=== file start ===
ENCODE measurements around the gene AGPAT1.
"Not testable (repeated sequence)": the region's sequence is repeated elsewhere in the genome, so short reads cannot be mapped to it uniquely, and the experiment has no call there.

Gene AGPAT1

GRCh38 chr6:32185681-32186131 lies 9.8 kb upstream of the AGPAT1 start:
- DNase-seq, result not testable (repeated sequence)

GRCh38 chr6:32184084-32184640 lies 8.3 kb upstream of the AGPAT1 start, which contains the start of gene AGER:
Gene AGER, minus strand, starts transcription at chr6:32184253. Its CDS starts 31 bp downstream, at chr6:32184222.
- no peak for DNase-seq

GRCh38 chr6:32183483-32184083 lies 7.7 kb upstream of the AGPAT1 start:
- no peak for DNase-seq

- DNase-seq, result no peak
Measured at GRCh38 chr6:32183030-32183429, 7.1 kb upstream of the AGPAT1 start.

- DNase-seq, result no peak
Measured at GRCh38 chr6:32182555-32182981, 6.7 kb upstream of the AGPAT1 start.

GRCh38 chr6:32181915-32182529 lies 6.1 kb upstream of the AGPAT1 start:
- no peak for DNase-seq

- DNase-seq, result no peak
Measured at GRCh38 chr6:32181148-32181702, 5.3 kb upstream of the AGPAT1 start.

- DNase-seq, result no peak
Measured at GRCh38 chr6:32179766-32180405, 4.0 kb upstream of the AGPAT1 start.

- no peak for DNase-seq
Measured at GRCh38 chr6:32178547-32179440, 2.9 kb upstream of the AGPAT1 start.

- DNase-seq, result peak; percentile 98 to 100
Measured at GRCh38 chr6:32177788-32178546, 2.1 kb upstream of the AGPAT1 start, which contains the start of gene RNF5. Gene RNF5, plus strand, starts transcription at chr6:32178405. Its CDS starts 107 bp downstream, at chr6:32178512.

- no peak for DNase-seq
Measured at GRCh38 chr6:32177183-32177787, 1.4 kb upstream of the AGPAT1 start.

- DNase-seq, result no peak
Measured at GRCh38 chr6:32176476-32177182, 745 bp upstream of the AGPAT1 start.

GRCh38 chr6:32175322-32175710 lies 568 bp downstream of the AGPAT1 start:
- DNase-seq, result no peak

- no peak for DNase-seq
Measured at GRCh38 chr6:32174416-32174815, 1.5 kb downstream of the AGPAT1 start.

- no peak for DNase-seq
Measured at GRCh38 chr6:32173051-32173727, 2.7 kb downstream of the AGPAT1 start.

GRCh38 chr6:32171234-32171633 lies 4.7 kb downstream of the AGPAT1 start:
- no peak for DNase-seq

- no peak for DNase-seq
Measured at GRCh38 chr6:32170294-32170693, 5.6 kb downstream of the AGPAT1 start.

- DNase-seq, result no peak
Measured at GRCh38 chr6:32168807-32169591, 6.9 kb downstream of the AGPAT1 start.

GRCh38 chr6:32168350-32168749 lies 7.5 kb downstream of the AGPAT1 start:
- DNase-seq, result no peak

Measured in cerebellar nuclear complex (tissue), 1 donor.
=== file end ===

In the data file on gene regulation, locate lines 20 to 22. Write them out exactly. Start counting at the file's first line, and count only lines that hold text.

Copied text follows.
Measured at GRCh38 chr6:32179766-32180405, 4.0 kb upstream of the AGPAT1 start.

- no peak for DNase-seq
Measured at GRCh38 chr6:32178547-32179440, 2.9 kb upstream of the AGPAT1 start.